Some years have passed since I stood in my great-grandfather's yard, and I've learned to see a little better since then, to focus my priorities. But sometimes I still lose track of what I have learned.
Last summer, I spent two weekends as a guest in two different homes in the Hamptons on Long Island, the summerhome haven for New Yorkers. Each was an old farmhouse, turn-of-the-century or older; both hosts were well-to-do New Yorkers who could afford to arrange their environment as they wished. But what a difference in the approach they took. One couple had chosen to continue to rent a house they loved on the island, year after year. They paid a price for this choice— they could not really fix the house, make it perfect, so there were numerous little discomforts. The other couple had taken the opposite approach: they bought their farmhouse, used a good architect and a very good decorator. The place looked great; everything worked, the colors matched, the place was simply beautiful to the eye and luxurious in its comforts. I spent one weekend in this house and my initial reaction was very positive. I, too, like creature comforts, and I admired the place, room after room. However, as the weekend went on I found the house closing in around me. My bedroom was beautifully done had a nice view, and the common rooms were laid out in a very accommodating way, so that one had a choice of being alone or with others. Yet I slept poorly there and was always looking for an excuse to be outside. I kept asking myself why this was happening, and I started to see that everything had been so controlled, made so perfect, that this farmhouse had lost the natural identity and feeling that came with its original function. By Sunday morning, the only place I found comfortable was the wraparound porch with its view of the ocean. Inside, the house was so cut off from its own soul that it could not give shelter to mine. Yet it was a showcase.
A month later, I spent a weekend with the second couple. I had never been to their farmhouse and my first reaction was that I would not be comfortable there; there was a lack of privacy and up-to-date comforts. To my surprise, as the day wore on and evening came, I was absolutely delighted to be there. There was space in this house for me.
I later asked myself if the personalities of the hosts were the real factor, and my conclusion was no, both couples were pleasant to be with, and in neither instance did I spend all that much time in their company. It was simply a matter of how they had handled their homes. Nor is it the excessive amounts of money spent for renovating that caused my reaction. I've been in apartments in New York, London, Paris, and Stockholm that were far more expensively done, yet the actual experience of being in them was wonderful. Similarly I've been in modest homes simply done and experienced the same claustrophobia.
What is it that allows one to create a full shelter for oneself or others? I've reflected on this on many occasions in my own nomadic search for a life-style. I have a friend who lives in a one-bedroom city apartment with no chairs anywhere except the kitchen. The living room has a piano, a stereo system, a few lamps and art objects, and beautifully cared-for floors. It is strange to describe, but it is a wonderful apartment to be in, and all of his friends use any excuse to visit him there. A woman I used to date had a special ability to find places and then treat them with a unique touch, so that they became enchanting. I never understood how she did it, but her places reflected the fact that she had learned to be good to herself. Another woman I used to see dwelled in truly awful places, each one uniquely sterile and confining. I liked both of these women. Yet one had acquired the ability to make a place of comfort for herself and the other had not.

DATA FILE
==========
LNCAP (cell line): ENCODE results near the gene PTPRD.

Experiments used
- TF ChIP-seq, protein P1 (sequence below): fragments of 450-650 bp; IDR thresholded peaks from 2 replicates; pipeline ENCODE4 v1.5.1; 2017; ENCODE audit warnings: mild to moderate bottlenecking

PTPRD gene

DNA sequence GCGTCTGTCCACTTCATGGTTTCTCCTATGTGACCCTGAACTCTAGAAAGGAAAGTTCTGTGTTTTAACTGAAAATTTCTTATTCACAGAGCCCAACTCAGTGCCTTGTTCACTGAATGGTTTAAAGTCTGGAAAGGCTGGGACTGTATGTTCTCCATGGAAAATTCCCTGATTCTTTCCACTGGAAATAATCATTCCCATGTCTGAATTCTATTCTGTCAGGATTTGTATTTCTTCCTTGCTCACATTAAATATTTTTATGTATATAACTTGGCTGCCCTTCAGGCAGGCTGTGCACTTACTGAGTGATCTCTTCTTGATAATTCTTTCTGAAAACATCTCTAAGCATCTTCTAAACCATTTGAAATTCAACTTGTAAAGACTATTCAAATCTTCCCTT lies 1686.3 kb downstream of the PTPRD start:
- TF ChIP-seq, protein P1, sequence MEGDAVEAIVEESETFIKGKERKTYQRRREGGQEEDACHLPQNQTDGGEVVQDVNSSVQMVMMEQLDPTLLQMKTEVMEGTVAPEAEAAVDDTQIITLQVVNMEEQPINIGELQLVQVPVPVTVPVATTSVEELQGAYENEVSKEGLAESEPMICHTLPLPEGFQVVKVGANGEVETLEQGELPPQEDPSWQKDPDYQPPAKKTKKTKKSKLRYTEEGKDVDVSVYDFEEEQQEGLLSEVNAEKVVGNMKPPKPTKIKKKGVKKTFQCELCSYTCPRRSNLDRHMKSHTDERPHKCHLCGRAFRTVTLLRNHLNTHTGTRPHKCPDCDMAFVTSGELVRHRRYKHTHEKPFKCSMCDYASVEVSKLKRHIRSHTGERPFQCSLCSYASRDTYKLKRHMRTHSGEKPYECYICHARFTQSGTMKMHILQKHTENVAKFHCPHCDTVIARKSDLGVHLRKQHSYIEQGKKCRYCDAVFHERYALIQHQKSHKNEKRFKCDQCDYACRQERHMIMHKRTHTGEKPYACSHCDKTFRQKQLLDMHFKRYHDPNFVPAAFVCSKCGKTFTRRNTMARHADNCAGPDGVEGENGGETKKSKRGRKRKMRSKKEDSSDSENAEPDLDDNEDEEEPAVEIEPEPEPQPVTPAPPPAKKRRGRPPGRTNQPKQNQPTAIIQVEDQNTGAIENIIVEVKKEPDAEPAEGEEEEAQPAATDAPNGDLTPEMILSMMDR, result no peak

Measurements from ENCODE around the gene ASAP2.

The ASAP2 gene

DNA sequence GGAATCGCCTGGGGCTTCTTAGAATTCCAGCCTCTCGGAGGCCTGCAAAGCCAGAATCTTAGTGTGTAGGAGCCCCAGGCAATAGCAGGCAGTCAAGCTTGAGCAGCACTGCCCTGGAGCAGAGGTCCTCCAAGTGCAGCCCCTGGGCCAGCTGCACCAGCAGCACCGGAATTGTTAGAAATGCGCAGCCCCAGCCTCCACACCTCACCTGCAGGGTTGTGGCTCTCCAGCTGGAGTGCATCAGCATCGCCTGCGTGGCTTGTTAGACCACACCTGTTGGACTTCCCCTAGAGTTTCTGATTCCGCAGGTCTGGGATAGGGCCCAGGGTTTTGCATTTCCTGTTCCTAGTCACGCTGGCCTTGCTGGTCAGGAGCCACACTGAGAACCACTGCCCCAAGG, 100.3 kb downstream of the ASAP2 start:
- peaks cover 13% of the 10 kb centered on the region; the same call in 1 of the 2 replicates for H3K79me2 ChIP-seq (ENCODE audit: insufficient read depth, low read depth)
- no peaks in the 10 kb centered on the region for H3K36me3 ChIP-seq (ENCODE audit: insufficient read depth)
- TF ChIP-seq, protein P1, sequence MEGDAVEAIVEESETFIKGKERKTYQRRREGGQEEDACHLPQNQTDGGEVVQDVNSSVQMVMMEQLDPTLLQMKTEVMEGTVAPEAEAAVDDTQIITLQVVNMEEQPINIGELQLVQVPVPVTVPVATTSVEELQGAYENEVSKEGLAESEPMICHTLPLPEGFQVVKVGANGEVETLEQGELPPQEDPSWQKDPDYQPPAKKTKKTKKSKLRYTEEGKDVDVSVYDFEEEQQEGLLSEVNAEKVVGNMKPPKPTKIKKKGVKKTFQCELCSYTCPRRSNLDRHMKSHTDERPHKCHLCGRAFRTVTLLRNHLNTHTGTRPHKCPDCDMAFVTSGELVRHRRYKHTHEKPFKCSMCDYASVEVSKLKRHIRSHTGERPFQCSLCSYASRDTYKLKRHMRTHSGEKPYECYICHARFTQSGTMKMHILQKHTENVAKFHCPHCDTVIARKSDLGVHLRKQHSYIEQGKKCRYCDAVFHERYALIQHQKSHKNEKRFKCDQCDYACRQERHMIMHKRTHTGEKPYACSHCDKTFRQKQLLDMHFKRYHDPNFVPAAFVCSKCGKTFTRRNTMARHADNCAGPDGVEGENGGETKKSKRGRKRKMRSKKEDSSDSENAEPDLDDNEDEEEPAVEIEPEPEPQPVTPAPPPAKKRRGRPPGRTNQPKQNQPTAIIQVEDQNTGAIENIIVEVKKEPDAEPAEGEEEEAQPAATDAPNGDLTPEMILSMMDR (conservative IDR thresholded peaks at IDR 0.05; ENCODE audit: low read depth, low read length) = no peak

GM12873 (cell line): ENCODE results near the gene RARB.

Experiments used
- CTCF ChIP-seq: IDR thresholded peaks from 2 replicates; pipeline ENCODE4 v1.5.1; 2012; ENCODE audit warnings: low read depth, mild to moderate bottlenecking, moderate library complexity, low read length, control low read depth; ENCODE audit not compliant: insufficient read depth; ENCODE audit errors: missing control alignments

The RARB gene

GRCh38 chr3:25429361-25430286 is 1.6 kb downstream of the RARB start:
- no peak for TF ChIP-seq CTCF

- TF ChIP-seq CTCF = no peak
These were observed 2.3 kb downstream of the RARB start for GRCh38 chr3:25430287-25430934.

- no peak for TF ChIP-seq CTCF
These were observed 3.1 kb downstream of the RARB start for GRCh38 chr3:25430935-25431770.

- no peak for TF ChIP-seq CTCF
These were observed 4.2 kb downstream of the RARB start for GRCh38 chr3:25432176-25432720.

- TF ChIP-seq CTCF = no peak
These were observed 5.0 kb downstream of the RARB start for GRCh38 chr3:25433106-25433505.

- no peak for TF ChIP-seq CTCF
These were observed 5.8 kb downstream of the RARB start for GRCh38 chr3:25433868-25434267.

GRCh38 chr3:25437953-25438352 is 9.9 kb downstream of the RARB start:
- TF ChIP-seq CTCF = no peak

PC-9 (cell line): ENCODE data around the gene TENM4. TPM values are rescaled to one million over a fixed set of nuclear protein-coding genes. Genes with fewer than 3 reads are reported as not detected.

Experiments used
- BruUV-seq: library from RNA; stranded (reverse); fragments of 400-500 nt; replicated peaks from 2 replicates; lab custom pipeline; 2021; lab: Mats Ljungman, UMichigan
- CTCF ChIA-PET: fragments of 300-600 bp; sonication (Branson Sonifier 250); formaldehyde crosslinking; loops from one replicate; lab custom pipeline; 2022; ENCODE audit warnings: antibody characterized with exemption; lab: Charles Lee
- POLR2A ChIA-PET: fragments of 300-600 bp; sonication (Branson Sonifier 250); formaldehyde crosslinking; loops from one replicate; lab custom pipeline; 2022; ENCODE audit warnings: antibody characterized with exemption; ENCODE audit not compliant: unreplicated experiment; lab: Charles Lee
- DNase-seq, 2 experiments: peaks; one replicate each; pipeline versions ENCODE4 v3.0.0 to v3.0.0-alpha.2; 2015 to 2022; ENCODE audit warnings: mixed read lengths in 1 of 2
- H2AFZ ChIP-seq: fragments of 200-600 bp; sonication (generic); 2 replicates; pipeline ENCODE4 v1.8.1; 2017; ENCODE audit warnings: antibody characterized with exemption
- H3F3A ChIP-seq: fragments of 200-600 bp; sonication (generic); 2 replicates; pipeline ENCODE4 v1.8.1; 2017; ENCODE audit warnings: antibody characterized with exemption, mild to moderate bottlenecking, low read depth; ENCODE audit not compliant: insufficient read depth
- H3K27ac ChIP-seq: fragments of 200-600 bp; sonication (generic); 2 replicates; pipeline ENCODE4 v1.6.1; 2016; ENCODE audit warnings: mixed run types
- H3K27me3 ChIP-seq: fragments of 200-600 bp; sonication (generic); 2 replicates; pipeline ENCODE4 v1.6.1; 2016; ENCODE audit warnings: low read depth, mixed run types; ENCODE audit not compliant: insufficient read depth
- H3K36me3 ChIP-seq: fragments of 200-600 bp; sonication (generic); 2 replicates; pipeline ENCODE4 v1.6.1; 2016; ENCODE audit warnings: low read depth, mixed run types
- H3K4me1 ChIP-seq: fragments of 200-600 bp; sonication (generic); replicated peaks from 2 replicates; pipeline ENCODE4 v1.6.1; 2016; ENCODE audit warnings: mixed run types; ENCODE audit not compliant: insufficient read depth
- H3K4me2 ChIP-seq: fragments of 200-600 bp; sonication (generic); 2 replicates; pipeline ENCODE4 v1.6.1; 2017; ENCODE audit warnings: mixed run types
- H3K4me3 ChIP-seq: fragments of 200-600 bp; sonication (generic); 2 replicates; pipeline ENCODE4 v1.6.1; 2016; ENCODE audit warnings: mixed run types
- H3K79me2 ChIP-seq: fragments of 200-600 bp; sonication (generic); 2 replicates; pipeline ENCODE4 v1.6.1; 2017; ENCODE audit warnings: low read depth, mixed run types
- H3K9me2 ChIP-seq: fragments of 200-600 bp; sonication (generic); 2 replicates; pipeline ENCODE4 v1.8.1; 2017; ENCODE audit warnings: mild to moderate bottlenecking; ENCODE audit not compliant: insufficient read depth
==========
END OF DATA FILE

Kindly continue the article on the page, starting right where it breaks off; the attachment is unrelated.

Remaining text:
I tell myself I've acquired some of this ability to create my own place of comfort. I look about this cabin and see it as part of my proof.
Oh, I never learned how to make it less dark in the corners, and it always feels a little musty. I am a single man, maintaining more than one home, and most of all, living a life alone. I have few overnight guests, even fewer parties, and am seldom in one place for more than two weeks at a time. I am most fortunate to enjoy the benefits of such an existence, but it exacts a price in broken chinking and leaky roofs. Frequently I arrive in one place or another with nothing to look forward to but an evening of work, and sometimes I have the overpowering feeling that weeks and months have gone by and I have done nothing more than react to a "to do" list.
About a year ago, I installed skylights over the main room of the cabin. Small streams of sunlight—almost like spotlights—move from one place to another throughout the day, first hitting the rug, then the granite of the fireplace, then a clay jug on the mantel. It's a great thing to sit up here in the loft at my table and just watch the sun unfold its light show. It scares me to realize how little time I've had even to sit here and watch it dance through a day—in the last year, maybe twice.
Looking at all those stern faces in the pictures on the mantel, I think that some of them are clearly filled with anticipation and appreciation of life. What would they say of me and my wanderer's way of living? Of the twenty or so people pictured there, certainly some wandered a bit, and surely they or their parents got settled in these mountains only after much wandering. Would they smile with approval? understanding, at least? satisfaction, maybe, if they knew about me? On the other hand given the cost of their struggle, would they understand a man who continually creates struggles for himself?
These are questions I cannot answer, but I can fix myself another cup of tea and sit in the rocking chair in front of the fire. In my shelter.